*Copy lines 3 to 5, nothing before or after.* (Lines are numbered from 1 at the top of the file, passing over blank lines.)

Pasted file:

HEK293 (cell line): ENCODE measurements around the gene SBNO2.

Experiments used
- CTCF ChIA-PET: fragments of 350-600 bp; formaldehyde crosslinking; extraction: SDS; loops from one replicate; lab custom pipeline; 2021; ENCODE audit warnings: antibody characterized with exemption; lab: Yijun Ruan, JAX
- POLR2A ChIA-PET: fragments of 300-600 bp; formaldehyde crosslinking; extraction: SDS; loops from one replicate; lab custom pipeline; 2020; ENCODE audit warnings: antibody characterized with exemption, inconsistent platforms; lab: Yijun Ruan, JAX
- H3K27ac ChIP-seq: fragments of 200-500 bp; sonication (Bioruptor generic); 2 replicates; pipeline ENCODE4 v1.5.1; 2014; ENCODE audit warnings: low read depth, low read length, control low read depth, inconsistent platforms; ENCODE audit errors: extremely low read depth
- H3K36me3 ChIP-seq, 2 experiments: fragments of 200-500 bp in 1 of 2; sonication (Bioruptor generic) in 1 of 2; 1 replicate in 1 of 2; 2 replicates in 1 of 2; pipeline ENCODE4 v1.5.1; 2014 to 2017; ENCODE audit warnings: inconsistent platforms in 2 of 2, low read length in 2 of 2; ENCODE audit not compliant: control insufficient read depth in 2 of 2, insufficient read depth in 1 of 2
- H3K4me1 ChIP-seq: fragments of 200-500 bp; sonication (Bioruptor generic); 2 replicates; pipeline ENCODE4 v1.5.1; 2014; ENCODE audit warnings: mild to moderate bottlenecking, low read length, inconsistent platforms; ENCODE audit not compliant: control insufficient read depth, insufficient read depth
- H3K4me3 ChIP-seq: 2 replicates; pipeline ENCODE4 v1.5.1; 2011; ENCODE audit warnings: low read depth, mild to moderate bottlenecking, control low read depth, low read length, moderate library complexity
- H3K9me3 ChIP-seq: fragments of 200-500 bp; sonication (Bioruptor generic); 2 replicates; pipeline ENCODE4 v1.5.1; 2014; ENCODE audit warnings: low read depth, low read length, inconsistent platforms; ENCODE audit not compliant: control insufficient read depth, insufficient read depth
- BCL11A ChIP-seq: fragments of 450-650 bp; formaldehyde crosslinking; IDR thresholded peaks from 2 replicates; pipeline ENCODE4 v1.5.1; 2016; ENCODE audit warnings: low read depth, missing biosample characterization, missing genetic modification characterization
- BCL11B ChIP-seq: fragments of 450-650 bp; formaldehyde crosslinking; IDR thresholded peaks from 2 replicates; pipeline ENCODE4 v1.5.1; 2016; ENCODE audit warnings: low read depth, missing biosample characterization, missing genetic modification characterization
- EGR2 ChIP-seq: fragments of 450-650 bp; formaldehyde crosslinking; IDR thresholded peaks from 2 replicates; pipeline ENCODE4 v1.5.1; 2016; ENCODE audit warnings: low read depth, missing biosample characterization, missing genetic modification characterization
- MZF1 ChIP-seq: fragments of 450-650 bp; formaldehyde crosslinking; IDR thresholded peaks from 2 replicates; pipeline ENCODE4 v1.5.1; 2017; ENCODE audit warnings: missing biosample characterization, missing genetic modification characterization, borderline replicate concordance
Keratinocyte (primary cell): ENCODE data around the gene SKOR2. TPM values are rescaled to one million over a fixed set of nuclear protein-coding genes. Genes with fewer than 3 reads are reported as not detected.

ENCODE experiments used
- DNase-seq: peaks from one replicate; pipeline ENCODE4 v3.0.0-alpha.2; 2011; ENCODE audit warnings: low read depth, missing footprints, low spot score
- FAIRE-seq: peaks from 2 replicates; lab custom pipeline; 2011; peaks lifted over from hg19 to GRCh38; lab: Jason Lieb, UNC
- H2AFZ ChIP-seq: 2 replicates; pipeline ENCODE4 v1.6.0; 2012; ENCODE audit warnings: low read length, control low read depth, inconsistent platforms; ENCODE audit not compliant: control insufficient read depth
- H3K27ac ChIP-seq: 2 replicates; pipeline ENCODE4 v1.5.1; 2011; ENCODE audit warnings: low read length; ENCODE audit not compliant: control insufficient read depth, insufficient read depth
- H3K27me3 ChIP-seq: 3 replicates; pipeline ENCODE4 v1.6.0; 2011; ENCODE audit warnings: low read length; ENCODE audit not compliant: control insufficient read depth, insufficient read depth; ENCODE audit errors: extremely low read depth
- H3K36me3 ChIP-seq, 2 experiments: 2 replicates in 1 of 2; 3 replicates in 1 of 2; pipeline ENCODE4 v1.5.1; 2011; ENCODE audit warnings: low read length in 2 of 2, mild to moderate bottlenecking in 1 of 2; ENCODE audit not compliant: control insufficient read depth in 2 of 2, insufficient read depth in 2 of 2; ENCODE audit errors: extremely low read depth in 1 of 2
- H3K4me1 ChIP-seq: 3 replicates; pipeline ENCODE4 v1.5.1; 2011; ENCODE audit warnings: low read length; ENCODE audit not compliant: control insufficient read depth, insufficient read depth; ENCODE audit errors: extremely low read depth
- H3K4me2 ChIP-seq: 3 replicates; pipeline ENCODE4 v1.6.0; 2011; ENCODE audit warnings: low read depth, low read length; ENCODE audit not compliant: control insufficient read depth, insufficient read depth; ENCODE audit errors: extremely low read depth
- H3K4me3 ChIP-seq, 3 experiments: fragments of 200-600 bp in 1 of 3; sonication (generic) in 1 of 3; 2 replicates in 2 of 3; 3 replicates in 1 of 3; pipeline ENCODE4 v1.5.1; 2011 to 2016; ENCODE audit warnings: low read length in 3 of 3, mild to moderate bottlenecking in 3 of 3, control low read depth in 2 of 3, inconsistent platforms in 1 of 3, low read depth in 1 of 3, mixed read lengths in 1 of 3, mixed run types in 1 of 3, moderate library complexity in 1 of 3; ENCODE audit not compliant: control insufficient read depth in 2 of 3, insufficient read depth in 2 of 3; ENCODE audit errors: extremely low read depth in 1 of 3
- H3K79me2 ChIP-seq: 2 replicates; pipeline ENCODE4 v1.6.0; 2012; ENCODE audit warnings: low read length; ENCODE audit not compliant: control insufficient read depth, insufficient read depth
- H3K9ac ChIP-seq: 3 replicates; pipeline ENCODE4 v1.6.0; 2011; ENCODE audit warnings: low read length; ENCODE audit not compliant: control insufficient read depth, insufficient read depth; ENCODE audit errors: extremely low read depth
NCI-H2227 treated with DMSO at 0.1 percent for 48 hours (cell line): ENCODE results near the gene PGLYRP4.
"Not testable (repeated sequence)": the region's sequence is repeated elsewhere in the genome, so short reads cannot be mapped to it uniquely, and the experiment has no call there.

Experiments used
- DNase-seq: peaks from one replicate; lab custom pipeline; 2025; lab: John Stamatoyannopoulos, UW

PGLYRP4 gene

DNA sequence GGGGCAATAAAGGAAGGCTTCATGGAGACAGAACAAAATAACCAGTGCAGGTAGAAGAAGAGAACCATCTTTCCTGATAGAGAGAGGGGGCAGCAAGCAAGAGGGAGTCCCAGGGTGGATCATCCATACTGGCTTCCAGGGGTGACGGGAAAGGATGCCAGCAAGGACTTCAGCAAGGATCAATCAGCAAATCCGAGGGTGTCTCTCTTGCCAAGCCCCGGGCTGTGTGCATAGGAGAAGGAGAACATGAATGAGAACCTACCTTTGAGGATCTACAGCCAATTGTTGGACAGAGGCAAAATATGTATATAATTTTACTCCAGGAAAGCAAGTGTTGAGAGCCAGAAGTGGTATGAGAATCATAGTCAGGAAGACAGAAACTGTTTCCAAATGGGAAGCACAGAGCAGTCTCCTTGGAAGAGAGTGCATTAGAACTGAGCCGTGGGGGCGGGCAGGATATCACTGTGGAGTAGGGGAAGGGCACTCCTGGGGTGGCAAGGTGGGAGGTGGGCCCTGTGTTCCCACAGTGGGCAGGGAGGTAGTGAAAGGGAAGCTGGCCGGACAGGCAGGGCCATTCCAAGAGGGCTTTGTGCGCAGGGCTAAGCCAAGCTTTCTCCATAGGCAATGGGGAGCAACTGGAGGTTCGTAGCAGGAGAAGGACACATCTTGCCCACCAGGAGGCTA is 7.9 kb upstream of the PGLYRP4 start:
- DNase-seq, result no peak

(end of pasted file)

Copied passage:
- CTCF ChIA-PET: fragments of 350-600 bp; formaldehyde crosslinking; extraction: SDS; loops from one replicate; lab custom pipeline; 2021; ENCODE audit warnings: antibody characterized with exemption; lab: Yijun Ruan, JAX
- POLR2A ChIA-PET: fragments of 300-600 bp; formaldehyde crosslinking; extraction: SDS; loops from one replicate; lab custom pipeline; 2020; ENCODE audit warnings: antibody characterized with exemption, inconsistent platforms; lab: Yijun Ruan, JAX
- H3K27ac ChIP-seq: fragments of 200-500 bp; sonication (Bioruptor generic); 2 replicates; pipeline ENCODE4 v1.5.1; 2014; ENCODE audit warnings: low read depth, low read length, control low read depth, inconsistent platforms; ENCODE audit errors: extremely low read depth